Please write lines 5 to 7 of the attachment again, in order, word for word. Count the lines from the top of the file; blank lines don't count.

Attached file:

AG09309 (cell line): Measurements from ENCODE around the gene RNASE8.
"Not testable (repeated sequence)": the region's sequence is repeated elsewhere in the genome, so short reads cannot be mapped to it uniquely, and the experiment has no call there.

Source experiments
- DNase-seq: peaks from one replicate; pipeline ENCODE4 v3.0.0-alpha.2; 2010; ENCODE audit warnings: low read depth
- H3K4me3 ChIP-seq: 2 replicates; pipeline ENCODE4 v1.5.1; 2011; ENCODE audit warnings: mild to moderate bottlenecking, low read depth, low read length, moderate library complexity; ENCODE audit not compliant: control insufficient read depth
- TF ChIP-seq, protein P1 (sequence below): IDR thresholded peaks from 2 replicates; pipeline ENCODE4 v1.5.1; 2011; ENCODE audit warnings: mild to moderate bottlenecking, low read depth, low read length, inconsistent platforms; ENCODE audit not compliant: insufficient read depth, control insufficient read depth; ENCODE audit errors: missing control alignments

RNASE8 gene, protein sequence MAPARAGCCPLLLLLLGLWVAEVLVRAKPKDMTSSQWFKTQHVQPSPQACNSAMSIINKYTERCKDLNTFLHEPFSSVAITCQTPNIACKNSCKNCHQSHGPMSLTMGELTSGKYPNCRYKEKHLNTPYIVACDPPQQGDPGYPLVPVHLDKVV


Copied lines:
- H3K4me3 ChIP-seq: 2 replicates; pipeline ENCODE4 v1.5.1; 2011; ENCODE audit warnings: mild to moderate bottlenecking, low read depth, low read length, moderate library complexity; ENCODE audit not compliant: control insufficient read depth
- TF ChIP-seq, protein P1 (sequence below): IDR thresholded peaks from 2 replicates; pipeline ENCODE4 v1.5.1; 2011; ENCODE audit warnings: mild to moderate bottlenecking, low read depth, low read length, inconsistent platforms; ENCODE audit not compliant: insufficient read depth, control insufficient read depth; ENCODE audit errors: missing control alignments

RNASE8 gene, protein sequence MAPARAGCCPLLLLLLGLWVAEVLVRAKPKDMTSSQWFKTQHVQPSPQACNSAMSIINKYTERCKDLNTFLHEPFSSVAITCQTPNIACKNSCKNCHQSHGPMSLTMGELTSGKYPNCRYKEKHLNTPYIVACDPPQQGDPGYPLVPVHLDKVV